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Biden administration tells high court North Carolina redistricting spat is moot

The consequential election case looks dead in the water to almost everyone involved.

WASHINGTON (CN) — A redistricting battle that could decide the future of checks and balances on elections is now moot, the Biden administration told the Supreme Court Thursday. 

U.S. Solicitor General Elizabeth Prelogar’s assessment of the court’s ability to decide the major election case comes after North Carolina’s redistricting battle was flipped on its head last month. The state's top court reversed a prior decision on partisan gerrymandering after Democrats lost their majority on the court and Republicans decided to rehear a challenge to updated congressional maps. 

“A decision of this court determining whether and under what circumstances the elections clause might limit state courts’ authority to review state election legislation for compliance with state constitutions could have no effect on the resolution of those already-dismissed claims,” U.S. Solicitor General Elizabeth Prelogar wrote. “The court should therefore dismiss the writ of certiorari because the question presented ‘is now moot in [t]his case.’” 

Not only did the case bring the justices important questions surrounding North Carolina’s congressional maps, but arguments in the dispute threatened to legitimize a controversial theory with the potential to upend checks and balances around elections. The independent state legislature theory argues that state lawmakers have absolute power over federal elections. This power, they claim, is preserved in the Constitution’s elections clause that says elections are to “be prescribed in each state by the legislature thereof.” 

Opponents of this theory say the clause’s language refers to the lawmaking process as a whole, not solely the general assembly. If only understood to refer to the general assembly, lawmakers' rules around elections would be able to avoid judicial review from state courts. 

The dispute began after the 2020 census when North Carolina completed a redraw of its congressional maps. A three-judge panel said lawmakers’ proposed new maps reflected partisan gerrymandering but that they were unable to provide a remedy under the state’s constitution. Under a Democratic-leaning majority, the North Carolina Supreme Court then stepped in and reversed, finding the maps unconstitutional. 

After the court revised the maps itself, the Republican-controlled North Carolina General Assembly asked the justices to provide emergency relief. Declining to intervene immediately, the Supreme Court agreed to hear the case during its 2022 term.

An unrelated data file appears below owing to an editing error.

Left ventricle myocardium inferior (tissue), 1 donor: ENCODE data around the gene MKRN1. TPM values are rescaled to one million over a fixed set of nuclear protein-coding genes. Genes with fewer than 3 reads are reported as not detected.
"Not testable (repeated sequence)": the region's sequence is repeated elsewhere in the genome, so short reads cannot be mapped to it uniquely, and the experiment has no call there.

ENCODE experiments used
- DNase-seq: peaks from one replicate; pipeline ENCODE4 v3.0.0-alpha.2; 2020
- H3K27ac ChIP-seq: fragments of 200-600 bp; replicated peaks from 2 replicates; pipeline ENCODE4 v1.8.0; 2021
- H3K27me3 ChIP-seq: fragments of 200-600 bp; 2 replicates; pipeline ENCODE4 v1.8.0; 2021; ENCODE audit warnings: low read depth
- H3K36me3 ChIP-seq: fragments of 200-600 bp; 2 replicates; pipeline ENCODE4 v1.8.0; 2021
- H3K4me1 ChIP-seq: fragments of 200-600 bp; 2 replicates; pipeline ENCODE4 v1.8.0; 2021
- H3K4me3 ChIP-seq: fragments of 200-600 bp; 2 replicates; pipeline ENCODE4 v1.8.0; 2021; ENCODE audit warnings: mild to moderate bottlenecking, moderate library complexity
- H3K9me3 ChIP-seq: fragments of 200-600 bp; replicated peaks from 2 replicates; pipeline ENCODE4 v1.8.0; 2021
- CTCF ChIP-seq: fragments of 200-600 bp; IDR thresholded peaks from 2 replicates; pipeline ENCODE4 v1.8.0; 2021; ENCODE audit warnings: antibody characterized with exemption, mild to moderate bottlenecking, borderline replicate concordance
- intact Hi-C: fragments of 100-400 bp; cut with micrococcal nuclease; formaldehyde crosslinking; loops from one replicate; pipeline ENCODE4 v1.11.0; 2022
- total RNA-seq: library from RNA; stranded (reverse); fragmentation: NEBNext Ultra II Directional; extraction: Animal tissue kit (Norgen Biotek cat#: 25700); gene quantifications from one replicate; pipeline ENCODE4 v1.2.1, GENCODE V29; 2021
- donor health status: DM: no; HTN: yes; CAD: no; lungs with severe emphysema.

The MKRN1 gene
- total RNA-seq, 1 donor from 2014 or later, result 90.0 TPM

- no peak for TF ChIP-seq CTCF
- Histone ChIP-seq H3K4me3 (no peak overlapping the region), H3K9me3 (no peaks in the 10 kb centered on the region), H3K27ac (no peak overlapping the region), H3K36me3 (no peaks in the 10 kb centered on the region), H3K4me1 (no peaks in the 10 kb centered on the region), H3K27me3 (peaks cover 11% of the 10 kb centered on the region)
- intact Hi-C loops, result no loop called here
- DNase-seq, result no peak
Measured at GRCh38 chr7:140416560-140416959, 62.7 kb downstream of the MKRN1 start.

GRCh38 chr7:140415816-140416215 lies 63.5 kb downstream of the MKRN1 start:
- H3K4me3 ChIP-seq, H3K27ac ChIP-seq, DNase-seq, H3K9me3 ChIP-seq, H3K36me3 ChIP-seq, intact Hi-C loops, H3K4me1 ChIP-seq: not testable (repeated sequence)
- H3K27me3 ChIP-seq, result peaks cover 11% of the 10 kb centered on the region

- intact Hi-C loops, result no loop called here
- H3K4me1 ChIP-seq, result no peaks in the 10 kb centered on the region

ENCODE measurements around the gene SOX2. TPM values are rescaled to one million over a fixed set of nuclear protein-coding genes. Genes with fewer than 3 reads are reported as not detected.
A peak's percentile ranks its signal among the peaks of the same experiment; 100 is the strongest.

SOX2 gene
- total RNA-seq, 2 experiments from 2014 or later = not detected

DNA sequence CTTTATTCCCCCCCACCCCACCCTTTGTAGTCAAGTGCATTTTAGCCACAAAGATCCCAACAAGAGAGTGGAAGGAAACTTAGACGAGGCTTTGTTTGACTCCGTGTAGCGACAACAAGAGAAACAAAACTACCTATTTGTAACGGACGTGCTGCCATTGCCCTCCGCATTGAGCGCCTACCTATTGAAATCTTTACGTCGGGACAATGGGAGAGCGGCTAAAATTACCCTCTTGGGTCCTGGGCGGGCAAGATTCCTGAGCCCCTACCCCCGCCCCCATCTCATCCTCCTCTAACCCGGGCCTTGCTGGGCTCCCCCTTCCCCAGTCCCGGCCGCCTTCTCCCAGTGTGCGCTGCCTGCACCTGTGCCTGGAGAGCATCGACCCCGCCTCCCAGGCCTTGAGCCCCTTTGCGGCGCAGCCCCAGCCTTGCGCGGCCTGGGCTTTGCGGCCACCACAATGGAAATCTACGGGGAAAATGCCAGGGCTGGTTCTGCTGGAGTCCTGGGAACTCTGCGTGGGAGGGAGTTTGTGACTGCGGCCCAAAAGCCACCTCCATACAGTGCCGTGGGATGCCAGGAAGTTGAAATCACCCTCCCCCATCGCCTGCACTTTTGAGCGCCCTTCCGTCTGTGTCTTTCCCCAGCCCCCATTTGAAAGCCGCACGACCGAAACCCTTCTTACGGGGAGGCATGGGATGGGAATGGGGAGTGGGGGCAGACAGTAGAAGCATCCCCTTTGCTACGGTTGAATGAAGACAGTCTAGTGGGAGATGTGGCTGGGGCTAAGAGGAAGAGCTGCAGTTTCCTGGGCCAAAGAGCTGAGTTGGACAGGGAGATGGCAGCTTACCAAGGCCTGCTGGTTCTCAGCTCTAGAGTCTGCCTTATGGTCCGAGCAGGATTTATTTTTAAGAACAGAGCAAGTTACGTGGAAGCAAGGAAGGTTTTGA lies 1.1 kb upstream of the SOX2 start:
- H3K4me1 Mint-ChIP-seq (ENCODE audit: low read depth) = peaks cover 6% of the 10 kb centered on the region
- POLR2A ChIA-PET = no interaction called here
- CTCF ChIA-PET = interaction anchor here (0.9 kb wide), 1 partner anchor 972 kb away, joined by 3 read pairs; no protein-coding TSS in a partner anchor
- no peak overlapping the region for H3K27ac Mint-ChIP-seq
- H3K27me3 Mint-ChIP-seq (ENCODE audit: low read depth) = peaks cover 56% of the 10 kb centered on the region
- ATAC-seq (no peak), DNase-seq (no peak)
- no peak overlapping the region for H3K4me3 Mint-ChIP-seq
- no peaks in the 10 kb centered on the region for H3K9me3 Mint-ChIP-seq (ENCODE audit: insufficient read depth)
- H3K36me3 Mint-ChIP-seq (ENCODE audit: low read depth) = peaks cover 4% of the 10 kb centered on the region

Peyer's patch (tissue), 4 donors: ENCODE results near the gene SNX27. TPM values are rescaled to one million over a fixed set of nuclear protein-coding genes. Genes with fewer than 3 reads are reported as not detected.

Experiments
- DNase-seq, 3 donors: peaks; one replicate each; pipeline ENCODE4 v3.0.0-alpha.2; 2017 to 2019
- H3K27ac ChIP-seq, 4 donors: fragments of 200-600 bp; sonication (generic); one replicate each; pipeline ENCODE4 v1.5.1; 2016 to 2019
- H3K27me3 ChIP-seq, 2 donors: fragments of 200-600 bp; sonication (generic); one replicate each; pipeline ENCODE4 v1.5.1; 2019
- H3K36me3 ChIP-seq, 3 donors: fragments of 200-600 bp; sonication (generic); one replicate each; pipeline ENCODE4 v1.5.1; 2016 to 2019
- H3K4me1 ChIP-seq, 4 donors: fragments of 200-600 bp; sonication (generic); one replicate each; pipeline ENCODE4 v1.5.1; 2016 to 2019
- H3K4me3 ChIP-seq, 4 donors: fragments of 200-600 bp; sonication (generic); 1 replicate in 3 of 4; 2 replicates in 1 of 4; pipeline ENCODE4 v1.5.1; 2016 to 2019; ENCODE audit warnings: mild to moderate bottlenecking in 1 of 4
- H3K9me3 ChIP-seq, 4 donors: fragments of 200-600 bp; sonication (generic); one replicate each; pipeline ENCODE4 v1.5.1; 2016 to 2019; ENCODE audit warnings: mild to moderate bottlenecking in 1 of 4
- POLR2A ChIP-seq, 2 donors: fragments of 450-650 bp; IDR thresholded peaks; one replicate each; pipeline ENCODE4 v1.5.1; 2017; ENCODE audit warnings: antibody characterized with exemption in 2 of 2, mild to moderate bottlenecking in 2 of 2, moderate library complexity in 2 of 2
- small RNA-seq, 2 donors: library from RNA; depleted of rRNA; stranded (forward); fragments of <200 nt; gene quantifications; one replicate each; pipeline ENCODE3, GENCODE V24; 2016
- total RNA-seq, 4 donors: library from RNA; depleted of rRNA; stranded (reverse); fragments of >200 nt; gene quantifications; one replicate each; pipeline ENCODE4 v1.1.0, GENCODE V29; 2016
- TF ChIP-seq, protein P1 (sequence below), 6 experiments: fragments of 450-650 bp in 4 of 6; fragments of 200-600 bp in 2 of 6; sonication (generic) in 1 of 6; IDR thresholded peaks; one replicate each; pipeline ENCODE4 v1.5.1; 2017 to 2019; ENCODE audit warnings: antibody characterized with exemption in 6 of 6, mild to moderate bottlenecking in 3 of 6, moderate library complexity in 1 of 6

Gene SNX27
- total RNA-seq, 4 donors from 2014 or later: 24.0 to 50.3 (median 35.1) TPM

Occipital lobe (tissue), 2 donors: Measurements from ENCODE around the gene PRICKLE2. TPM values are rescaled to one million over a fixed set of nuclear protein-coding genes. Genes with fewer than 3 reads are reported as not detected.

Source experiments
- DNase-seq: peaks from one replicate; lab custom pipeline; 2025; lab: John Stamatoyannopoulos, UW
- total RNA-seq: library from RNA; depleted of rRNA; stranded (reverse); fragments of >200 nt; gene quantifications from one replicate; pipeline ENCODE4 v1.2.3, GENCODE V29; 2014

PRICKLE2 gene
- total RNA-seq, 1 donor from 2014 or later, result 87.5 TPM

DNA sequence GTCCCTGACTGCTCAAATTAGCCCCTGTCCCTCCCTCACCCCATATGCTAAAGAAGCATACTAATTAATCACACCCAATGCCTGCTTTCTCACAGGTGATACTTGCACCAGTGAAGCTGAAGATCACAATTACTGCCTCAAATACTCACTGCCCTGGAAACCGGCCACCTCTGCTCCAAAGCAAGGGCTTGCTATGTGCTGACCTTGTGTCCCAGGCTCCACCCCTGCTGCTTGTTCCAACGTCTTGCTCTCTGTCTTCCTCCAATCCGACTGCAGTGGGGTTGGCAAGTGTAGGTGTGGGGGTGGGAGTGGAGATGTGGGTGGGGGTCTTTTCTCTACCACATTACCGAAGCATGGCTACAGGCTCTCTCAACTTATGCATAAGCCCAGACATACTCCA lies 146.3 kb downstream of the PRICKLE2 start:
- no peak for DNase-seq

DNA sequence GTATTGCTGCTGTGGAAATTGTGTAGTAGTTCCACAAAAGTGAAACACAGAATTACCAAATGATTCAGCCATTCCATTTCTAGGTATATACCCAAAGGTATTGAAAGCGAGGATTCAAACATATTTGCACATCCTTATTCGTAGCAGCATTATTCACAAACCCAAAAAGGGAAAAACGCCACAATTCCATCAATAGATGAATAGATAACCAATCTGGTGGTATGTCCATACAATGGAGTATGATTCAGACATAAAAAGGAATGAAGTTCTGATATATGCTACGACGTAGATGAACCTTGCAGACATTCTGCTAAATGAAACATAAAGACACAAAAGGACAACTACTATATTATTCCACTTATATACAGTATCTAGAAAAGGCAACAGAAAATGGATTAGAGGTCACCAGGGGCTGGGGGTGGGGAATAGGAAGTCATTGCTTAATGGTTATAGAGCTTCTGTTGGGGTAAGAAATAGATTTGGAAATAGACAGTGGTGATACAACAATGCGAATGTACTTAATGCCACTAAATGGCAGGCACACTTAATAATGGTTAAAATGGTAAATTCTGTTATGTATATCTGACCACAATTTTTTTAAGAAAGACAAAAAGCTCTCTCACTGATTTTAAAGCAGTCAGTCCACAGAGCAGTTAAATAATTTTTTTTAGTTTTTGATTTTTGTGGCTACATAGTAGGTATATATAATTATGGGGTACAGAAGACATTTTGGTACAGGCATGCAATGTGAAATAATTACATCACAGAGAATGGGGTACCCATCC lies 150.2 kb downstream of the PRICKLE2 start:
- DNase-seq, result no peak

During oral arguments in December, the conservative supermajority appeared fractured on how the case should move forward. 

Only months later, the North Carolina Supreme Court’s new Republican majority would agree to rehear the redistricting battle. Prior to the state high court ruling, the Biden administration was unsure how the justices’ jurisdiction would be impacted but suggested the case might be out of their hands. 

North Carolina’s Supreme Court then issued its ruling reversing the Democratic majority’s ruling. With a decision from the state high court in hand, the justices asked for additional briefing a second time to assess their jurisdiction in the case. 

The Biden administration argues the case is moot because the court’s resolution of the question before it will not impact the nature of this case. There was also an argument made that the Supreme Court could maintain jurisdiction in the suit because the decision from the state high court and its subsequent denial of stay impacted the 2022 congressional election. 

“But because the 2022 congressional election has passed and the court-drawn map will not be used again this court can no longer redress that injury,” Prelogar wrote. “And in light of the North Carolina Supreme Court’s decision on rehearing, there is no reason to think that Harper I and the subsequent denial of a stay will have any effect on the rules governing North Carolina’s congressional elections going forward."

Voting rights advocates in the case have argued the court could still address the independent state legislature issues presented in the case. 

“Petitioners’ independent state legislature theory calls into question hundreds of state constitutional provisions and as many (or more) election laws,” Neal Katyal, an attorney with Hogan Lovells representing Common Cause, wrote. “The dispute over that theory must be resolved in time to prepare maps, ballots, and election rules well in advance of the 2024 elections. It is therefore exceptionally important that the court address the question presented as quickly as possible.” 

However, the Biden administration argues these questions do not meet the threshold for issues that are capable of repetition yet evade review. 

“The federal elections clause issue in this case has become moot not because of the duration of the challenged action — decennial districting — but rather because of the North Carolina Supreme Court’s unusual grant of rehearing,” Prelogar wrote. 

The voting rights group was the only party in the case that urged the justices to move forward with a ruling in the case. 

Follow @KelseyReichmann
Categories / Appeals, Government, Politics

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